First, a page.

The fiercely controlling First Lady was not able to suppress all controversy, some of it driven by Washington Post reporter Maxine Cheshire, who wheedled sensitive details out of Jansen and ScalamandrÃ©. Unable to track down the infamous lady’s writing desk initially accepted for the Green Room but later found to be a late Nineteenth Century reproduction, the curator borrowed a comparable replica. Bachmann also revisits a contretemps involving the Diplomatic Reception Room, where the acquisition of historic wallpaper by Zuber et Cie drew criticism for its cost. Du Pont defended the $12,500 purchase of the 1834 “Views of North America” panels from antiques dealer Peter Hill.
Refurbished by subsequent occupants, little of Jacqueline Kennedy’s decoration survives. What lingers is her respect for the past and the mechanisms she created to safeguard it. As Caroline Kennedy explains, “My mother believed that living in the White House was the greatest privilege one could have and worked hard to be worthy of the house.”
Bachmann observes, “The great legacy of what Mr du Pont and Mrs Kennedy did was to establish a permanent collection. Every administration makes choices about what it places on public view, but no longer are furniture or works of art simply discarded.” Kennedy’s Fine Arts Committee survives as the Committee for the Preservation of the White House. As listed in the new edition of Designing Camelot, gifts to the White House have continued, swelling under the Nixon and Ford administrations, slowing during the Obama and Trump years. Kennedy’s project set a standard still strived for by governor’s mansions nationwide.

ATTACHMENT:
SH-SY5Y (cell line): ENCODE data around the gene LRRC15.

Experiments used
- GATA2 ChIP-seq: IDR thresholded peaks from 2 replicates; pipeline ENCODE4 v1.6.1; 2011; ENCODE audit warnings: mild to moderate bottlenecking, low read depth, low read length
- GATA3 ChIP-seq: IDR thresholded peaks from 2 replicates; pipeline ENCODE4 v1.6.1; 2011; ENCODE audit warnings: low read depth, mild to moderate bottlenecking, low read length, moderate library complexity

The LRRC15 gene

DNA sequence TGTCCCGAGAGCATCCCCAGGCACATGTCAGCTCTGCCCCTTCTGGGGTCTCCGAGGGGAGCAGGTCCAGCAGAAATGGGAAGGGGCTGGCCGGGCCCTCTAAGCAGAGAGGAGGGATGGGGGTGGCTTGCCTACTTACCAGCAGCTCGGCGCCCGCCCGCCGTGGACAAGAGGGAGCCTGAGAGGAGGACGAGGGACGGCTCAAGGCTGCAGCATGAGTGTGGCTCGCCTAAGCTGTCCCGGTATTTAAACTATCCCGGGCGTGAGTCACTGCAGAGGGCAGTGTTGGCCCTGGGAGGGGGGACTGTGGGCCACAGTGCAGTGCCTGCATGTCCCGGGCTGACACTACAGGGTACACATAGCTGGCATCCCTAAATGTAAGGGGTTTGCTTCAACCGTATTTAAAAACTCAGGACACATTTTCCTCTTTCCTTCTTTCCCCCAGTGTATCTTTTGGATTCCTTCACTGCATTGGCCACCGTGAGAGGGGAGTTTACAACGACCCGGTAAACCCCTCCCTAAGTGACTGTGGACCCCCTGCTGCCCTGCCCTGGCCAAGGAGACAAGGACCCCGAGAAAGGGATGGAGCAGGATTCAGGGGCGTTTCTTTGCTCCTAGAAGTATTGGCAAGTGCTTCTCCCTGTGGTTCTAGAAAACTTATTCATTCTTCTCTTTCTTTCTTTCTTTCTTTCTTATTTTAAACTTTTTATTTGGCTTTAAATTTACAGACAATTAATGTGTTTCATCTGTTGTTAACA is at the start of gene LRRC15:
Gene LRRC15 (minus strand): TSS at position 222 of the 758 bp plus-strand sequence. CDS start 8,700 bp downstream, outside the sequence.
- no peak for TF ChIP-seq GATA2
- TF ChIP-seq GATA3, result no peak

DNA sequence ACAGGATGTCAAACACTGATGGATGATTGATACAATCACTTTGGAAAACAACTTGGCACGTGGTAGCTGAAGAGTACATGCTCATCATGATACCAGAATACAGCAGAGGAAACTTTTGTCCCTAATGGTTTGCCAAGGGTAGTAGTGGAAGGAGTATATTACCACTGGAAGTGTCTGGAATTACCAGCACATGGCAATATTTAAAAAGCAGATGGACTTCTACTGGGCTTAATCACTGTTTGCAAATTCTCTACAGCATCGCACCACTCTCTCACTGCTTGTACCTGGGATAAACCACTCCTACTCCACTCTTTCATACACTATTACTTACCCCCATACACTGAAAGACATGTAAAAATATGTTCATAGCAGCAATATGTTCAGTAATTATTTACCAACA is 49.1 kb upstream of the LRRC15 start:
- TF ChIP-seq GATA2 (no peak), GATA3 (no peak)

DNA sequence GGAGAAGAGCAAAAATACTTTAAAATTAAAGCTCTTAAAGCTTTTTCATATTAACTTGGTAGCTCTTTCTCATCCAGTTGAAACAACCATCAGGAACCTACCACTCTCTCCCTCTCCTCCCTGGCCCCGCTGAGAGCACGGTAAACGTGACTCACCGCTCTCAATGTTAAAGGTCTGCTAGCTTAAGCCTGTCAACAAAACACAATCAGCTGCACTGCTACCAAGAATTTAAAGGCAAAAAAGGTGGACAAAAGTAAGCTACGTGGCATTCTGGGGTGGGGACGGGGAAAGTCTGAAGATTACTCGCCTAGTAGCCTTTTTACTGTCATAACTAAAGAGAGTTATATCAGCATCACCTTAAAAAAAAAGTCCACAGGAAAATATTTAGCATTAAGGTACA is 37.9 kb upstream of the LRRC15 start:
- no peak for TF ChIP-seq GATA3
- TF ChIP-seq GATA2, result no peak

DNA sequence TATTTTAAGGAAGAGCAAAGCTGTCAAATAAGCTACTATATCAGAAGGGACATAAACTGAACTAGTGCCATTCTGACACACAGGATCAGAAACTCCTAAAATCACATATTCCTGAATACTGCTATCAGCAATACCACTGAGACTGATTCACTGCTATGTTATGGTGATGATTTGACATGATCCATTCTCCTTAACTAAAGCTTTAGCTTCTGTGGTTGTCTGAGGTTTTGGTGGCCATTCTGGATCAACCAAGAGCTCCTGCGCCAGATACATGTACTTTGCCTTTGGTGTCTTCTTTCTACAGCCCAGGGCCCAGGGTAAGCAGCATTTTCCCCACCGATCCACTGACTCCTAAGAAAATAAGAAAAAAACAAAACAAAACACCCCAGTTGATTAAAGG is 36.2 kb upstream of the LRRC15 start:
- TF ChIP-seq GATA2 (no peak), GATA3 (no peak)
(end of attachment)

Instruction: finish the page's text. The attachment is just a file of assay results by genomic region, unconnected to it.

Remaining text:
Abbott reflects, “As the public face of the often highly scrutinized Kennedy restoration of the White House, du Pont validated any and all changes Mrs Kennedy introduced, and, clearly, the White House project afforded du Pont and his beloved Winterthur national recognition as the authority on period American decorative arts.”
“Piecing history together is difficult, even when it is only 60 years removed. Personal insights do much to enhance the archival record,” says the curator, grateful for the support she received over the years from Sweeney, Pearce and others. One of the few direct witnesses to the project still alive is Charles F. Hummel, who chased down Secret Service agents after the First Lady left her handbag at Winterthur. In a video loop playing in the galleries, Bachmann may be heard interviewing the Winterthur curator emeritus, proof that Camelot endures, if glimmeringly.
Winterthur Museum, Garden & Library is at 5105 Kennett Pike. For information, 800-448-3883 or www.winterthur.org.